Nine UChicago faculty members named fellows of the American Academy of Arts and Sciences
Nine University of Chicago faculty members are among the 229 leaders in the sciences, the humanities and arts, business, public affairs, and the nonprofit sector who have been elected members of the American Academy of Arts and Sciences.
The new Fellows and Foreign Honorary Members announced Monday, April 19, join one of the world’s most prestigious honorary societies. A center for independent policy research, the Academy celebrates the 230th anniversary of its founding this year.
UChicago faculty members included among the 2010 class are:
Peter Constantin, Chairman of Mathematics and the Louis Block Distinguished Service Professor in Mathematics; Jan Goldstein, the Norman and Edna Freehling Professor in History; Thomas Gunning, the Edwin A. and Betty L. Bergman Distinguished Service Professor in Art History and the College, and Chair of the Committee on Cinema and Media Studies; Robert Kottwitz, the William J. Friedman and Alicia Townsend Friedman Professor in Mathematics; Martin Kreitman, Professor in Ecology and Evolution; Olufunmilayo Olopade, Associate Dean for Global Health and the Walter L. Palmer Distinguished Service Professor in Medicine and Human Genetics; Eric Posner, the Kirkland and Ellis Professor of Law; Thomas F. Rosenbaum, the John T. Wilson Distinguished Service Professor in Physics and Provost; and Robert Shimer, the Alvin H. Baum Professor in Economics.
Peter Constantin, Chairman of Mathematics and the Louis Block Distinguished Service Professor in Mathematics, conducts research on nonlinear partial differential equations with applications to turbulent convection, the physics of exploding stars and other topics related to fluid dynamics. Earlier this month, Constantin was named a Fellow of the Society for Industrial and Applied Mathematics.
He joined the Chicago faculty in 1985. He was an Alfred P. Sloan Research fellow from 1986 to 1990, and was named a fellow of the Institute of Physics (United Kingdom) in 2004. He also was an invited speaker to the International Congress of Mathematical Physics in Paris in 1994, the International Congress of Mathematicians in Zurich in 1994, and the International Congress of Industrial and Applied Mathematics in Edinburgh in 1999.
He has made extended visits to research institutions around the world, including the Institute for Advanced Study in Princeton, N.J., the Isaac Newton Institute for Mathematical Sciences in Cambridge, Institut des Hautes Etudes Scientifiques in Bures–sur Yvette, France, and the Weizmann Institute of Science in Israel.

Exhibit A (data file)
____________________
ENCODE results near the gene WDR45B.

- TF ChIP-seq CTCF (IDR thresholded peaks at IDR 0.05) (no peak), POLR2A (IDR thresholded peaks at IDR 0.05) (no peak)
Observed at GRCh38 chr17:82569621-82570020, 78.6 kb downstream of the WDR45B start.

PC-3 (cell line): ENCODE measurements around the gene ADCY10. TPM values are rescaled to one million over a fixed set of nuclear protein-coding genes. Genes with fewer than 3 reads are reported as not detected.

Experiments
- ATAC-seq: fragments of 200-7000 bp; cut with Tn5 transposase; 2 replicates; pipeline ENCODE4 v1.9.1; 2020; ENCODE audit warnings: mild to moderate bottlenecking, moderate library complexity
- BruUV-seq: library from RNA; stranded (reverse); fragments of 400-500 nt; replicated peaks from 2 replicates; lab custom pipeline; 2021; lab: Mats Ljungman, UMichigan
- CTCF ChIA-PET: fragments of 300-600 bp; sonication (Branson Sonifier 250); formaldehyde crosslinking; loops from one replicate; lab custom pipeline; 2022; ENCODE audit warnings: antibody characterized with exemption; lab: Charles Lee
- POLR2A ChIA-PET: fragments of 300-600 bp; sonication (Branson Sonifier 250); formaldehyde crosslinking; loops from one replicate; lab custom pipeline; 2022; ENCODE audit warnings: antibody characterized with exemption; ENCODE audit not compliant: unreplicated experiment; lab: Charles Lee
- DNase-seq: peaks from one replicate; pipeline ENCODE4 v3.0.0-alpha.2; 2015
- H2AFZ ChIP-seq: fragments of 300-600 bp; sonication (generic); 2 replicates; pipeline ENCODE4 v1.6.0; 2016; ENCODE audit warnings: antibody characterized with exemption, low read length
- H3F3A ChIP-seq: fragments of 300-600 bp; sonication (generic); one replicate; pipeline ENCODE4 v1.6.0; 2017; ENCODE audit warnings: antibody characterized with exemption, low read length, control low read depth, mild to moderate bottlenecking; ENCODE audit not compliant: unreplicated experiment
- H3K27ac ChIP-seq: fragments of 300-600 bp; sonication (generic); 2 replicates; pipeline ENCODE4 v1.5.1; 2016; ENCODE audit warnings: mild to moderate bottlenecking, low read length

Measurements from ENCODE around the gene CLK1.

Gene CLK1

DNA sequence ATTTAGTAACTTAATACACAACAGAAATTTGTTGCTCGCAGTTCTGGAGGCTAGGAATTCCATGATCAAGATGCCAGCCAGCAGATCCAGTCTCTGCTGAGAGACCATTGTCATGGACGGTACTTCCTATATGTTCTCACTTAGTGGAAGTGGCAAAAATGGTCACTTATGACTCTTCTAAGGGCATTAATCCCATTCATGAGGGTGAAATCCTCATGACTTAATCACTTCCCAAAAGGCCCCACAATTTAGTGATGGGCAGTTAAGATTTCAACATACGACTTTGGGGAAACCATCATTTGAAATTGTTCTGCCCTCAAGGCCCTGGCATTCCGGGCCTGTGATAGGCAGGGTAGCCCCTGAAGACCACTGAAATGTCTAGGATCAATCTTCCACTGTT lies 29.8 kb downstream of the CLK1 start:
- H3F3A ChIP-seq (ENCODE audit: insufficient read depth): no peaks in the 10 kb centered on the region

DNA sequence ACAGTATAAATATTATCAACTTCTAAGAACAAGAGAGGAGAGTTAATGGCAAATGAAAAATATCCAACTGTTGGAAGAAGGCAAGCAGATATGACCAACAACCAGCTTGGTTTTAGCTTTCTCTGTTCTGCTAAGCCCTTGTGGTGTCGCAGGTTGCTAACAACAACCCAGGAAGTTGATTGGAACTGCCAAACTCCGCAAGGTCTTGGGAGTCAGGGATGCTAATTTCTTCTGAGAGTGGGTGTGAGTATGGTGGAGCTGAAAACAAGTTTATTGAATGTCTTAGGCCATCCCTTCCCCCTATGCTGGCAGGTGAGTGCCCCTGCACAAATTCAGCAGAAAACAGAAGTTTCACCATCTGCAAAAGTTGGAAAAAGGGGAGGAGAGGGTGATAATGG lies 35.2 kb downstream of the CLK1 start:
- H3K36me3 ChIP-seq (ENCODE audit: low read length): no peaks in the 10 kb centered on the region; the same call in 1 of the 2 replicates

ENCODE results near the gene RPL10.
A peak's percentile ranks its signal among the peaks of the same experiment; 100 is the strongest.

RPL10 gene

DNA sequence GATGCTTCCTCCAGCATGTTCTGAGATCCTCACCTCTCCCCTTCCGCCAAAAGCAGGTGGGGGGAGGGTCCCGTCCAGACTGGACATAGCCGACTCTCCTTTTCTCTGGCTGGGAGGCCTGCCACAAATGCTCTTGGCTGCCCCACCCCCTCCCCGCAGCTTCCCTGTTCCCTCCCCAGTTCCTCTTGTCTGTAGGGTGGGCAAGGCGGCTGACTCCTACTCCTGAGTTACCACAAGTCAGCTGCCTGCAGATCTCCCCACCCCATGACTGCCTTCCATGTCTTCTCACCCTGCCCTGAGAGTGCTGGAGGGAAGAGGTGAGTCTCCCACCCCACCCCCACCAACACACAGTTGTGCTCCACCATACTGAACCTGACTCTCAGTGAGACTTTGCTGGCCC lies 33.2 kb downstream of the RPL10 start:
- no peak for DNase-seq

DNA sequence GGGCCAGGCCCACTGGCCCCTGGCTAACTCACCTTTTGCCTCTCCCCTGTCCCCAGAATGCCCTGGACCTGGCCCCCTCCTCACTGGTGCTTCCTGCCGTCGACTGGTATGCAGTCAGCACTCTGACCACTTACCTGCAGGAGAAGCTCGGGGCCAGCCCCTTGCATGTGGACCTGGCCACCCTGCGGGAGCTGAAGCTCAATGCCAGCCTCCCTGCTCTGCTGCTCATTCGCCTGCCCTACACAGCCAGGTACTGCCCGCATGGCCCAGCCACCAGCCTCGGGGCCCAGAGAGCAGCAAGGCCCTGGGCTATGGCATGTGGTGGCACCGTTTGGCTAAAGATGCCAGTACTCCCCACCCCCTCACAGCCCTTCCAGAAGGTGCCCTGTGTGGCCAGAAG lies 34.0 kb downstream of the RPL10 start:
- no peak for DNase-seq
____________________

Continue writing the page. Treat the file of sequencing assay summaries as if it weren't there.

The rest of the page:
Jan Goldstein, the Norman and Edna Freehling Professor in History, studies the intellectual and cultural history of Europe from the 18th through the 20th centuries, focusing especially on France.
Her most recent book, The Post–Revolutionary Self: Politics and Psyche in France, 1750–1850, looks at the competition among psychological theories that made bids for dominance in the French state educational system.
She has just published a micro–history, titled Hysteria Complicated by Ecstasy: The Case of Nanette Leroux.
In her next research project, focused on France but with a comparative dimension, Goldstein will examine why biological theories of human nature shifted their political affiliation around 1850.
Goldstein also is an editor of the Journal of Modern History.
Tom Gunning, the Edwin A. and Betty L. Bergman Distinguished Service Professor in Art History and the College, and Chair of Cinema and Media Studies, researches early film history and film theory.
He is the author of The Films of Fritz Lang: Allegories of Vision and Modernity (1991) and D. W. Griffith and the Origins of American Narrative Film: The Early Years at Biograph (2000).
He received a Guggenheim Fellowship in 1998, and a Distinguished Achievement Award from the Mellon Foundation in 2009. Gunning is currently at the Internationales Kolleg für Kulturtechnikforschung und Medienphilosophie in Weimar, Germany, where he is working on a book on the invention and implications of the moving image.